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“Plastic Reef” uses art as trash to help us reconsider our plastic addiction
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“Plastic Reef” uses art as trash to help us reconsider our plastic addiction

Exhibit at the Delaware Contemporary calls for visitors to “sea” change; among collection that asks “What Nourishes You?”

At first glance, the whimsical sea life in the Plastic Reef, created by Miami-based artist Federico Uribe, looks like colorful sculptures. Once inside the immersive exhibit at the Delaware Contemporary, visitors come face-to-face with milk jug fish, colorful coral of spoons and wires, seagrass out of straws and plastic bags, and sculptures made from any plastic garage that Uribe could find.

“I make objects out of objects, and I create beautiful objects that make people see that things can be seen in a different way,” explained Uribe.

Using Art to Call for a Nourished Planet and Sea Change

Plastic Reef - Oceans
Photo Credit: Danielle Vennard Photographer LLC

“Once you start collecting plastic from your own hands, you realize the amount of packaging and plastic that we receive on a daily basis. By turning this waste into the most beautiful thing I could do, I thought I could create some awareness so people realize the amount of plastic they use.”

A Boatload of Trash, From Shore to Shore

The original exhibit premiered at the 2019 Venice Biennale and spanned 2,000 square feet. Its prefabricated panels have traveled the world since then, raising awareness on plastic pollution and calling for changes across the country like Philly’s zero-waste commitment, plastic bag bans, and pledge to be plastic-free.

Only nine percent of plastic is recycled, according to a study by National Geographic. This litter starts on a local level – from microplastics found in samples taken from the Delaware River to the two garbage trucks’ worth of plastic that enters the oceans every minute. And, in one year, plastic waste made up 56 percent of the 44 tons of trash removed by the Philadelphia Water Department from a 32-mile stretch of the Schuylkill and Delaware rivers.

A Collection of Artists, Not Art

Just a stone’s throw from the popular Riverfront Wilmington, the Delaware Contemporary houses seven galleries, 26 artist studios, a gallery shop, an auditorium, and a classroom. The Philadelphia Inquirer described it as “one of the most innovative and prominent organizations of its kind on the East Coast.”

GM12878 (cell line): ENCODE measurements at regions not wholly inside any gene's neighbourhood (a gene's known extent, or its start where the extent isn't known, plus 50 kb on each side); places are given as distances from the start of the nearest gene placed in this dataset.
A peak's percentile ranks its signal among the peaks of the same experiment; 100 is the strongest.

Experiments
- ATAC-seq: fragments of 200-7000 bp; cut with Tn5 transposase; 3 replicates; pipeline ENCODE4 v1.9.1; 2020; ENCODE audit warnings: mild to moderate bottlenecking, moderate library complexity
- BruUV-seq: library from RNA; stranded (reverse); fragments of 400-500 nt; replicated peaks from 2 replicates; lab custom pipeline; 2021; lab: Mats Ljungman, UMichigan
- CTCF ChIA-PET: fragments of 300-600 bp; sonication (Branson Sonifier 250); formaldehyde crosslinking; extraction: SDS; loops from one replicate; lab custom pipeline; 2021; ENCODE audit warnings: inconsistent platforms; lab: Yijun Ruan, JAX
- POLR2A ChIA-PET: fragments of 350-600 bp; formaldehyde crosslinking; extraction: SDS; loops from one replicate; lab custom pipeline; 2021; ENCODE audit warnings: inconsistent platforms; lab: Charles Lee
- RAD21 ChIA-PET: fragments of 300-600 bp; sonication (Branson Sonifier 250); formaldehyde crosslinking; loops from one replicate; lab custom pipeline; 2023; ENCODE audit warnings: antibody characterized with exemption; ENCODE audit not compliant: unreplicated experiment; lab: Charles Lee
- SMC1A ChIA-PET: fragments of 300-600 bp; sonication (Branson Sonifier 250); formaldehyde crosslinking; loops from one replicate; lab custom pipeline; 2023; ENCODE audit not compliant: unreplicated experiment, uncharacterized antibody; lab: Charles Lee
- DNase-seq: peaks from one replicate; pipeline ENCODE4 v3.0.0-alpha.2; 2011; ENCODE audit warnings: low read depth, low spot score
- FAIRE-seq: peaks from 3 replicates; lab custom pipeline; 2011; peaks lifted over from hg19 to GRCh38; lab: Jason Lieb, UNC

Each season regional, national, and international artists are invited to interpret a central theme created by the community. Through May 28, the entire museum’s theme is nourishment, and substances necessary to life and growth. As individuals and communities, we are nourished by our friends, neighbors, and peers, healthy food and exercise, the natural and built environments, and our family and caregivers.

“So many museums are beholden to these permanent works or artifacts that they care for, but we have the ability to be a lot more flexible,” explained Chase Dougherty, Curator of Contemporary Art. “We really see our local artists as part of our collection that we have the ability to care for.” After each season, artwork is available for purchase, as an additional way the museum promotes and supports artists within 250 miles of the museum and across the nation.

If you go

The free museum is open from noon to 5 p.m., Thursdays through Sundays. Before making the 30-minute drive home to Philly, nourish your senses with neighboring green “galleries” like the DuPont Environmental Education Center, Russell W. Peterson Urban Wildlife Refuge, or Jack A. Markell Trail.

Photos: Danielle Vennard Photographer LLC


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Inspired by her college internship with an ocean advocacy non-profit, Leslie started her career planning stream cleanups and writing about watershed issues. Leslie is an accomplished writer and social media expert. When she isn’t chasing a toddler, you can find her writing, planning events, cooking, reading, hiking, and helping brands tell their stories. View all posts by Leslie Hudson
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